•  198
    Qualified agent and agent-based virtue ethics and the problems of right action
    In Stan van Hooft & Nafsika Athanassoulis (eds.), The Handbook of Virtue Ethics, Acumen Publishing. 2014.
    An on-going question for virtue ethics is whether it stands as a truly distinctive approach to ethics. In particular, there has been much discussion of whether virtue ethics can provide a viable understanding of right action, one that is a genuine rival to familiar consequentialist and deontological accounts. In this chapter I examine two prominent approaches to virtue ethics, (i) qualified agent and (ii) agent-based virtue ethics, and consider whether either can provide an adequate account of r…Read more
  •  126
    Peter Heinegg, ed., Mortalism: Readings on the Meaning of Life (review)
    Philosophy in Review 24 (1): 22. 2004.
  •  124
    Meaningful Lives, Ideal Observers, and Views from Nowhere
    Journal of Philosophical Research 37 73-97. 2012.
    In recent discussions of whether our lives are or can be meaningful, appeals are often made to such things as “a view from nowhere,” or “the viewpoint of the universe.” In this paper I attempt to make sense of what it might mean for a being to possess such a perspective, and argue that common appeals to such perspectives are inadequately developed; crucially, they do not adequately account for the character of the beings taken to possess these viewpoints. In the second half of the paper I turn t…Read more
  •  106
    Is (merely) stalking sentient animals morally wrong?
    Journal of Applied Philosophy 17 (2). 2000.
    Such activities as tracking, watching, and photographing animals are frequently presented as morally superior alternatives to hunting, but could they themselves be morally problematic? In this paper I argue that, despite certain differences from the stalking of humans, a strong case can be made for the prima facie wrongness of stalking sentient animals. The chief harm of stalking is the fear and altered patterns of behavior which it forces upon its victims.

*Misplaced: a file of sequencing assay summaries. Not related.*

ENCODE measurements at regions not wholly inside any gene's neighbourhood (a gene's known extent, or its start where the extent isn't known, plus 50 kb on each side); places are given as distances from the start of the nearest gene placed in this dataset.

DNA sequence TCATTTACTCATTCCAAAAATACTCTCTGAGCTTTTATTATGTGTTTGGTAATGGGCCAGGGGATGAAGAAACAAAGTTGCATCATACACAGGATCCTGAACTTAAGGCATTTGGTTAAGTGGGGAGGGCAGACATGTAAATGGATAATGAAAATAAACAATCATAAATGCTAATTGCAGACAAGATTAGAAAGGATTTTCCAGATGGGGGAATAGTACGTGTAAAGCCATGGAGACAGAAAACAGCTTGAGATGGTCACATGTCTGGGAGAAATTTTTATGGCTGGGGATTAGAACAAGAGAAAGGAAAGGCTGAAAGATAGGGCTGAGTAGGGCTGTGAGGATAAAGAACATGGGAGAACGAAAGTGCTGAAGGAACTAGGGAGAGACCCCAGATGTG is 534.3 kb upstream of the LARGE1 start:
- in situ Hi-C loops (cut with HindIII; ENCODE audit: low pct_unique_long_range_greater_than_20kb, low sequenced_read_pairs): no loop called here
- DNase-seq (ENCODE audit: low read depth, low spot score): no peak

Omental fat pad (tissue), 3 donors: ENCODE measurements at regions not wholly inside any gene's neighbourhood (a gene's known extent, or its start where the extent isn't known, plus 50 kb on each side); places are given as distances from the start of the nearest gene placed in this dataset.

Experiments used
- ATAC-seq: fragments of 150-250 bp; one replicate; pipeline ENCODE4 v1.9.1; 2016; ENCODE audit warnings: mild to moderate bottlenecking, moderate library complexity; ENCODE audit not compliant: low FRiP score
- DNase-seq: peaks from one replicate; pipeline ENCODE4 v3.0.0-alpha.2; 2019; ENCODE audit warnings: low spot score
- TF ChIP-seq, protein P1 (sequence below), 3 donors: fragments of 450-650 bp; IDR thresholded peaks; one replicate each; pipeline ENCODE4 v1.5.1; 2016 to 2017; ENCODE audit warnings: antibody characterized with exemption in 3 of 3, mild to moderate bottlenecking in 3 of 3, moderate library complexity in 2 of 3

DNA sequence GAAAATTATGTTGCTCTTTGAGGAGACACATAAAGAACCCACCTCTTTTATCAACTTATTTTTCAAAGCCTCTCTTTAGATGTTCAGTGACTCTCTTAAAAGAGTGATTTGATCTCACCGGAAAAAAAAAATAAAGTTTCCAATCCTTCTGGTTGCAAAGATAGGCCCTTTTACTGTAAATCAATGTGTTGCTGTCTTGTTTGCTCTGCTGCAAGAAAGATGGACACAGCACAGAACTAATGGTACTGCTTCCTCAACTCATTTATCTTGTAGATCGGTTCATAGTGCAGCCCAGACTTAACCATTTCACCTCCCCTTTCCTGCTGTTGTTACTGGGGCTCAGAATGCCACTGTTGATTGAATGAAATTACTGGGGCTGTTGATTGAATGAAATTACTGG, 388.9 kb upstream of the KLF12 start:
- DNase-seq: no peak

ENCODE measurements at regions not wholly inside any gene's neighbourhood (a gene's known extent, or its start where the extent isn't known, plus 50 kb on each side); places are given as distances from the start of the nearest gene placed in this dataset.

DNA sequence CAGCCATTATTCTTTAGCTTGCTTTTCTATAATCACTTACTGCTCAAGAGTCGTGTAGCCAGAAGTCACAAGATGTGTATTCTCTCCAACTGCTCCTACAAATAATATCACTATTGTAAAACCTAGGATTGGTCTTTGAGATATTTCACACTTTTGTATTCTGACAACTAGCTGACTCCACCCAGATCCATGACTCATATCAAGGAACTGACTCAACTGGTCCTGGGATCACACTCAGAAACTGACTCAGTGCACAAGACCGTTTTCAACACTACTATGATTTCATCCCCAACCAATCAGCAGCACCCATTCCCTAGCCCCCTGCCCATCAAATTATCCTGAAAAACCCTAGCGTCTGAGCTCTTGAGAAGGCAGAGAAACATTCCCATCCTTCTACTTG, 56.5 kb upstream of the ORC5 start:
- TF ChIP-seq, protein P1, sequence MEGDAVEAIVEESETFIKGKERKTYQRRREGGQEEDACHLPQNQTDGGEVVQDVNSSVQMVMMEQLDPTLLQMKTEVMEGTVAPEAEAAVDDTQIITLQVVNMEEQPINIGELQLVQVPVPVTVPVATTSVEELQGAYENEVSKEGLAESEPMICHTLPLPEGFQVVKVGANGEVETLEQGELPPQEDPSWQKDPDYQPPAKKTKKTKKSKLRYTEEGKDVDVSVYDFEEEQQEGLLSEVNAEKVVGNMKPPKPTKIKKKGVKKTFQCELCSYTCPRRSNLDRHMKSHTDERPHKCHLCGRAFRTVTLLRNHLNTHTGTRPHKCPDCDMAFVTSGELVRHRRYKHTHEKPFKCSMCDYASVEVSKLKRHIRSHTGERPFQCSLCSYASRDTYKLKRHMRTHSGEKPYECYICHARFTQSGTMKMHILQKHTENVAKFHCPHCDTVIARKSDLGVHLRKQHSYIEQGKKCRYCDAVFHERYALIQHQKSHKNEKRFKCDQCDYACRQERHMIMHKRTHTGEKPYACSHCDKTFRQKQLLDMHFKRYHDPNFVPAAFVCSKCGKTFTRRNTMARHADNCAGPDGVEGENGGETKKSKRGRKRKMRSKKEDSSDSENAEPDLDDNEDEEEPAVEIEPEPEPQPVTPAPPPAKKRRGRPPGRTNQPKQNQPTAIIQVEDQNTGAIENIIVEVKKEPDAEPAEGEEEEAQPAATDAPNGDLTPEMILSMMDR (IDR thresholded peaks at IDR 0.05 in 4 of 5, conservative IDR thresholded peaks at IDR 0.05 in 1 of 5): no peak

•  101
    Russ Shafer-Landau, Moral Realism (review)
    Review of Metaphysics 59 (1): 204-205. 2005.
    A short review of Russ Shafer-Landau's Moral Realism: A Defence.
  •  101
    Ronald Sandler and Philip Cafaro, Environmental Virtue Ethics (review)
    Environmental Ethics 28 (4): 429-32. 2006.
    A short review of "Environmental Virtue Ethics" (2005), a collection edited by Ronald Sandler and Philip Cafaro.
  •  96
    Inner Diversity: An Alternative Ecological Virtue Ethics
    Philosophy in the Contemporary World 8 (2): 27-35. 2001.
    I propose a modified virtue ethics, grounded in an analogy between ecosystems and human personalities. I suggest that we understand ourselves as possessing changing systems of inter-related sub personalities with different virtues, and view our characters as flexible and evolving
  •  81
    Thomas L. Carson, Value and the Good Life (review)
    Philosophy in Review 22 (4): 260-262. 2002.
  •  79
    Christopher Bennett, What is This Thing Called Ethics? (review)
    Journal of Moral Philosophy 9 (4): 589-592. 2012.
    A short book review of "What is this Thing Called Ethics?".
  •  74
    The Handbook of Virtue Ethics (edited book)
    with S. van Hooft, N. Athanassoulis, J. Oakley, and L. van Zyl
    Acumen Publishing. 2013.
    Virtue ethics has emerged as a distinct field within moral theory - whether as an alternative account of right action or as a conception of normativity which departs entirely from the obligatoriness of morality - and has proved itself invaluable to many aspects of contemporary applied ethics. Virtue ethics now flourishes in philosophy, sociology and theology and its applications extend to law, politics and bioethics. "The Handbook of Virtue Ethics" brings together leading international scholars …Read more